A gunman “who never said a word” killed two people Thursday in an auto parts store, then fatally wounded a police officer and a custodian at a nearby school before a policeman shot him to death, authorities said.
The slain officer’s partner and a city sanitation worker were wounded at the Montefiore School on the city’s West Side before the injured officer killed the man, Chicago Police Supt. LeRoy Martin said.
The gunman, identified as Clemie Henderson, 40, “was a troubled individual” who had a history of battery complaints and drug use, Martin said. “I’m assuming he may have had some type of grievance, but I don’t know.
‘Never Said a Word’
“All the witnesses state that this individual never said a word” in the store before opening fire, he added.
Martin said Henderson walked into the Comet Auto Parts store at about 10 a.m. and fatally shot two clerks, John Van Dyke, 41, and Robert Quinn, 26. Henderson missed a third clerk, who pretended to be hit and fell to the ground.
Henderson then walked out a side entrance and encountered city sanitation worker Laplose Chestnut Jr., 34. He shot Chestnut in the hand with a .38-caliber handgun.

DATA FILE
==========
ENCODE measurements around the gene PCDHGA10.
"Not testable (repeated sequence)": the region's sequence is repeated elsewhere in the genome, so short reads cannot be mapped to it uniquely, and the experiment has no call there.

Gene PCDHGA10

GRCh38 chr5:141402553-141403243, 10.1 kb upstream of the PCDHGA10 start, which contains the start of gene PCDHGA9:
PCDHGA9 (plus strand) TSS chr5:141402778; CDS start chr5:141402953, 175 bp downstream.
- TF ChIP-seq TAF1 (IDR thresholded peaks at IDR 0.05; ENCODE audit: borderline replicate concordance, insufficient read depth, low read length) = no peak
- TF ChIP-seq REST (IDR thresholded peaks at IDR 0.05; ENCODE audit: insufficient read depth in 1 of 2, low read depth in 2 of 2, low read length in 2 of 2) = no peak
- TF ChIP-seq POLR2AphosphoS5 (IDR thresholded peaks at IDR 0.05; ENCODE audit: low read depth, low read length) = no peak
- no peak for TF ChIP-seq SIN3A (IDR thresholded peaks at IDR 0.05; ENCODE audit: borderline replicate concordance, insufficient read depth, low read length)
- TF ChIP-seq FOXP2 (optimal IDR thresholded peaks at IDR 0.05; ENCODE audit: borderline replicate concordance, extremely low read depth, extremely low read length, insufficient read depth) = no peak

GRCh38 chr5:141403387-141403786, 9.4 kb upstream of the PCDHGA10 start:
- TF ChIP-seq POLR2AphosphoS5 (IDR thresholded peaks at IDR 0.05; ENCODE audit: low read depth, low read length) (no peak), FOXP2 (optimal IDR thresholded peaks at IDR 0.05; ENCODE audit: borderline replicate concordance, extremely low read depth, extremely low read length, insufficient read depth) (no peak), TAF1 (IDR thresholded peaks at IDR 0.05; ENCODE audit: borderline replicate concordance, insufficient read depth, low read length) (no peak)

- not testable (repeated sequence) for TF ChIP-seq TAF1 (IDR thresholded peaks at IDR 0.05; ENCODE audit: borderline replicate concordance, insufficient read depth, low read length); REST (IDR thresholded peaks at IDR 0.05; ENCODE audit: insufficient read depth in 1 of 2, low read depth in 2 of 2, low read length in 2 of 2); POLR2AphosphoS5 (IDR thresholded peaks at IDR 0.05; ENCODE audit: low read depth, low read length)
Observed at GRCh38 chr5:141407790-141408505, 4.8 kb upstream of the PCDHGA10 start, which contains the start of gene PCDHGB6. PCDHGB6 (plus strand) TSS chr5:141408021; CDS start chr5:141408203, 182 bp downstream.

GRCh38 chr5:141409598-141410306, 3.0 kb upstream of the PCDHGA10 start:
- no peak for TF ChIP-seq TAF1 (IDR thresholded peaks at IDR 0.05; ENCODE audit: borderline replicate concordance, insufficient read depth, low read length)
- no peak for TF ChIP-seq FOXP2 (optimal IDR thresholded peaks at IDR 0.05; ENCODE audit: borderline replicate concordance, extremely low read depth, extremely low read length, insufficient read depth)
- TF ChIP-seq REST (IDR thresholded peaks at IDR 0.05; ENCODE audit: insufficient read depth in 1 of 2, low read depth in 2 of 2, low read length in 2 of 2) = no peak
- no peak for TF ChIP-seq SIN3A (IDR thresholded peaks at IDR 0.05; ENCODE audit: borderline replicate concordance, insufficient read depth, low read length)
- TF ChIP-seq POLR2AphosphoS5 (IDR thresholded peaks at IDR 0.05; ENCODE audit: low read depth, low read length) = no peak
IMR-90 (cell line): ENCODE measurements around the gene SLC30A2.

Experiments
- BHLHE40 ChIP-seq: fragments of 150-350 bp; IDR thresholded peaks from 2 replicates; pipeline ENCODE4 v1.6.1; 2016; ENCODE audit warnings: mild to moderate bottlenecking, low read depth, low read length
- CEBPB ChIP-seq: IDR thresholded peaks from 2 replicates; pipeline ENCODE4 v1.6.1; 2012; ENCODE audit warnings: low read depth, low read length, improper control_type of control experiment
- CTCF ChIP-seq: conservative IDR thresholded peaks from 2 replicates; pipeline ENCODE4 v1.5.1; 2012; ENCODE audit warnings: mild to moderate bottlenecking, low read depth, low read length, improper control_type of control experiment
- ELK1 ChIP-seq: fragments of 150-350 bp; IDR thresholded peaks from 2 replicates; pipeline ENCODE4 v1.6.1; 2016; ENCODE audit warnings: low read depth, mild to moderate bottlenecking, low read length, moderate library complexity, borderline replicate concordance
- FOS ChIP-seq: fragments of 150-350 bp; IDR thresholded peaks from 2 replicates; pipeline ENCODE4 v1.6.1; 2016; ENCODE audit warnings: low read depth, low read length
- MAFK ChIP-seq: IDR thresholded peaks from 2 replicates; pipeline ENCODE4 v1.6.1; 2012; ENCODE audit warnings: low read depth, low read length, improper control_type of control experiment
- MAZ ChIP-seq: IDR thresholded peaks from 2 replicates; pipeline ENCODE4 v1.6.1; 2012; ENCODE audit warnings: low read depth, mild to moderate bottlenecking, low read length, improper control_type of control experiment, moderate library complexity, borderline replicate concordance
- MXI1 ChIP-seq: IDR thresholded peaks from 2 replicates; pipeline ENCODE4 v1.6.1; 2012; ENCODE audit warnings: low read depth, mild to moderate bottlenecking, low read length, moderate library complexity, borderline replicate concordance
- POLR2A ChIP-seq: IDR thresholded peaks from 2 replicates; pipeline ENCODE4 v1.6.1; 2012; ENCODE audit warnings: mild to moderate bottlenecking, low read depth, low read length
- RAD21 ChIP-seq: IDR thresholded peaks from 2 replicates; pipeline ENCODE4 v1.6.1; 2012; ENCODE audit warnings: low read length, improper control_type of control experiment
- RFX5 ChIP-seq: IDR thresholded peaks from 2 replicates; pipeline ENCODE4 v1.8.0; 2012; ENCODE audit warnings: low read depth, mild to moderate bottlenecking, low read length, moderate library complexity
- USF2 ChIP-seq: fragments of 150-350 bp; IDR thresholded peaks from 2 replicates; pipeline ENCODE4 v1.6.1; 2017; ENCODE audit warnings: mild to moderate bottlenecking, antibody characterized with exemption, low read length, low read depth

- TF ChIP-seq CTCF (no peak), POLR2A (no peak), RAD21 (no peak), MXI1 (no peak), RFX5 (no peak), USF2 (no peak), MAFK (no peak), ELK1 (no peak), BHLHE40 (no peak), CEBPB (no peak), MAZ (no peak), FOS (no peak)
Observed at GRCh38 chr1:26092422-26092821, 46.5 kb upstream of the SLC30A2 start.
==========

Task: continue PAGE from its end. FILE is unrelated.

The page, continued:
Martin said Henderson then headed for Montefiore, a school serving about 135 troubled boys, where he killed custodian Arthur Baker, 33, who was outside the building.
At the door, he met police officer Irma Ruiz, 40, and officer Greg Jaglowski, who had been called to the school to deal with an unruly youth. Ruiz was shot in the chest and died from the wound. Jaglowski was shot in the legs.
Shot Twice in Chest
Martin said Henderson reloaded his gun and exchanged fire with Jaglowski, who shot him twice in the chest. Police found 22 rounds of ammunition on Henderson.
The school has 130 students--ages 10 to 16--but none were injured and only one was a witness to the shooting, authorities said.
Martin said Henderson lived in the neighborhood and that police found literature in his apartment indicating that he worked as a model and hairdresser.
Investigators also found a picture of him dressed in military fatigues and holding an M-1 rifle. A friend of Henderson’s, David Finke, said he served as an Army combat infantryman in Vietnam during the late 1960s and early 1970s.
“I think it is fair to say he carried his disturbance from the Vietnam era into the present,” said Finke, chairman of the Midwest Committee for Military Counseling, an agency that counsels veterans and members of the armed forces.